The emperor’s tailors: the failure of the medical weight loss paradigm and its causal role in the obesity of America

I can easier teach twenty what were good to be done than to be one of the twenty to follow mine own teaching. The brain may devise laws for the blood, but a hot temper leaps o’er a colddecree. Portia, Merchant of Venice .

Authors

  • J. S. Puterbaugh

    Corresponding author
    1. Providence St. Vincent Medical Center, Portland, OR, USA
      J.S Puterbaugh, Providence St. Vincent Medical Center, 9155 SW Barnes Rd. Suite 422, Portland, OR 97225, USA
      E-mail:
      jsputerbaugh@gmail.com
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  • Conflict of interest:
    None.

    [This article, loaded on 08 May 2009, after first online publication, replaces the version originally published online, and several corrections have been made to the references.]

J.S Puterbaugh, Providence St. Vincent Medical Center, 9155 SW Barnes Rd. Suite 422, Portland, OR 97225, USA
E-mail:
jsputerbaugh@gmail.com

Abstract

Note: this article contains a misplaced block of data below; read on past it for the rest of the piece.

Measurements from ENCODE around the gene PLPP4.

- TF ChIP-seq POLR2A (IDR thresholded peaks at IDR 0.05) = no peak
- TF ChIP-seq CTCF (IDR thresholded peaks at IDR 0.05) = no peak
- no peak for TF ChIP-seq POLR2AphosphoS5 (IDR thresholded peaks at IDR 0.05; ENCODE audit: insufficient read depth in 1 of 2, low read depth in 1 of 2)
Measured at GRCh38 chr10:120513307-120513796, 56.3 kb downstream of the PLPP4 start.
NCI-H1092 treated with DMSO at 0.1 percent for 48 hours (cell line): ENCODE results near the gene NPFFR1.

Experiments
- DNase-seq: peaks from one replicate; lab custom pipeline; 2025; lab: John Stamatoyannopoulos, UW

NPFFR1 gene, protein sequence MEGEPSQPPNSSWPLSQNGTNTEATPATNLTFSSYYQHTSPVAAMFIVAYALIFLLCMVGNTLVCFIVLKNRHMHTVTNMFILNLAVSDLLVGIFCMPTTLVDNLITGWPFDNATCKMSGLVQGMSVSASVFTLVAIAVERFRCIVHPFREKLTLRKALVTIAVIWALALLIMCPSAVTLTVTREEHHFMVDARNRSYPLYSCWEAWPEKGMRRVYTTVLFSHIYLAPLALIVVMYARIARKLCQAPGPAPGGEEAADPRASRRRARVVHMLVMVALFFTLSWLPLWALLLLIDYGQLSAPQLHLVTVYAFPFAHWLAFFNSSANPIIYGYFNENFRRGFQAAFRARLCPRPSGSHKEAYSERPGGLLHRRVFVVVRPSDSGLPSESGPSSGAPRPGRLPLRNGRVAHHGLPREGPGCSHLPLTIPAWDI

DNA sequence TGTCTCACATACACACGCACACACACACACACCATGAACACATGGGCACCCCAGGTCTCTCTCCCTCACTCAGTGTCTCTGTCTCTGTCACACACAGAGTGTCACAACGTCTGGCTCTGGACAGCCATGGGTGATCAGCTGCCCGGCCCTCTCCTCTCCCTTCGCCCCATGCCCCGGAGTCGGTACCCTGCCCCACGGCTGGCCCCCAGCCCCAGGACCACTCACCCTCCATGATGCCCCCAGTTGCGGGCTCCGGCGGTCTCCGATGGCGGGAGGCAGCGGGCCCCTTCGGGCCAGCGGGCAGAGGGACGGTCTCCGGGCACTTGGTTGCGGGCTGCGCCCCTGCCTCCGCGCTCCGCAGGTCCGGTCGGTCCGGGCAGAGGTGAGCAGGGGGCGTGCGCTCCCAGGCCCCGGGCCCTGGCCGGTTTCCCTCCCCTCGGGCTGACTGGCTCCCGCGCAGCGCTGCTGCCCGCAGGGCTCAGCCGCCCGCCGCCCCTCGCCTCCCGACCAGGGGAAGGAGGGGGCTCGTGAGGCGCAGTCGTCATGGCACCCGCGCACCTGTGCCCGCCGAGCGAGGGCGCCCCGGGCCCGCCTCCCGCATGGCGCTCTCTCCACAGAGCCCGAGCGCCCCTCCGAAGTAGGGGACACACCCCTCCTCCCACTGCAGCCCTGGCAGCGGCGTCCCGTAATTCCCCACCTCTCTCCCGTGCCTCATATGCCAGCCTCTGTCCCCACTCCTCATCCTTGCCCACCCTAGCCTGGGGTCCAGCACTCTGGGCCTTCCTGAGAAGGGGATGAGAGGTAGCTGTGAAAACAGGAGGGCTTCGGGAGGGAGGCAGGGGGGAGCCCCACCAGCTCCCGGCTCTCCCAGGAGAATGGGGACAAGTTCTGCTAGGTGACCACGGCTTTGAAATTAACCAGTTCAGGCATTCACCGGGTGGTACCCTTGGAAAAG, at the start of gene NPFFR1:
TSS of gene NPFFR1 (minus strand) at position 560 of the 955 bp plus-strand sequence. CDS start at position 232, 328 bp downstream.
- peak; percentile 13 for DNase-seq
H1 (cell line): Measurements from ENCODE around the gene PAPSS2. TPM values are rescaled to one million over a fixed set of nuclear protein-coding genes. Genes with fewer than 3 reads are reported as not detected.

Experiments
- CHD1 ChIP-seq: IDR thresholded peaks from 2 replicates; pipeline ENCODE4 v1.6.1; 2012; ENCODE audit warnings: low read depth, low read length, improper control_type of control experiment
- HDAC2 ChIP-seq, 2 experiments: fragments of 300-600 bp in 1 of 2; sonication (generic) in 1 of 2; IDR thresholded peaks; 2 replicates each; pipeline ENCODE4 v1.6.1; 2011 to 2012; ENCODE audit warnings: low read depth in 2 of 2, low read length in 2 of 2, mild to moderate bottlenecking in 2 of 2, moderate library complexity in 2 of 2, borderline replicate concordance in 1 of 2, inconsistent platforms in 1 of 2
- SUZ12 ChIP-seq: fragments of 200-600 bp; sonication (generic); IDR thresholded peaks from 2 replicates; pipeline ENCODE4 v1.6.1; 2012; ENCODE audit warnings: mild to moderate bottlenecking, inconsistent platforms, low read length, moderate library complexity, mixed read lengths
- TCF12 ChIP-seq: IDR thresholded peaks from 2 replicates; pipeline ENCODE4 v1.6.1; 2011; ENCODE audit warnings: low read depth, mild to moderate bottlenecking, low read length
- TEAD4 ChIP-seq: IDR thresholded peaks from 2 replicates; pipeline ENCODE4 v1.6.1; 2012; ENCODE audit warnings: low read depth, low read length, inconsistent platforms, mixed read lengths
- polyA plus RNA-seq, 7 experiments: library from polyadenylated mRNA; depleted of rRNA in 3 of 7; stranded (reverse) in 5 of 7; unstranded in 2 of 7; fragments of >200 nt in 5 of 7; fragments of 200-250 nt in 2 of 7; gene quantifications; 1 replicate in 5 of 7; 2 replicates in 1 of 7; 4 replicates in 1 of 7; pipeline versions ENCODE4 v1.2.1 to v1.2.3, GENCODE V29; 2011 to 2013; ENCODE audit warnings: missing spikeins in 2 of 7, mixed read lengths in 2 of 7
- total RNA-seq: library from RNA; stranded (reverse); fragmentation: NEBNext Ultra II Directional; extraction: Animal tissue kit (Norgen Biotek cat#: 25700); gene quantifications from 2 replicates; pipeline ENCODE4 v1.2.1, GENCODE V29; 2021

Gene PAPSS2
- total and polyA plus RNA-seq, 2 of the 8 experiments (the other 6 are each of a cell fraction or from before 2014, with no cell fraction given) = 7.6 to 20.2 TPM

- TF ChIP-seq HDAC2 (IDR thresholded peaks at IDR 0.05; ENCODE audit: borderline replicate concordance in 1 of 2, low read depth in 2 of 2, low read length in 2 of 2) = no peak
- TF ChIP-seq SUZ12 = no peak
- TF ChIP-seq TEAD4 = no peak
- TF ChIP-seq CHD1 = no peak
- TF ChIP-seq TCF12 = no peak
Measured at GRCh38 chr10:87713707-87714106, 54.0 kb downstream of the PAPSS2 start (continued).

During the past century, the medical profession has developed a paradigm for the treatment of obesity, which prescribes specific exercise and dietary goals under the umbrella of ‘lifestyle change’. It has three components, all of which evolved from origins that had nothing to do with weight control. First, it is individually prescriptive, that is weight loss is considered the responsibility of the individual as contrasted to a societal or group responsibility. Second, it recommends exercise aimed towards structured, or non-functional, activities with a variety of physiological end-points. Last, dietary goals are defined by calories, exchanges, food groups and various nutritional components. Diets are usually grouped by these goals. This model is unique to America, it is not working and it has also played a causal role in the obesity it is attempting to eliminate. A new model must be developed, which contains an observationally based societal prescription and links activity with functional outcomes and diets, which are food rather than nutritionally based.

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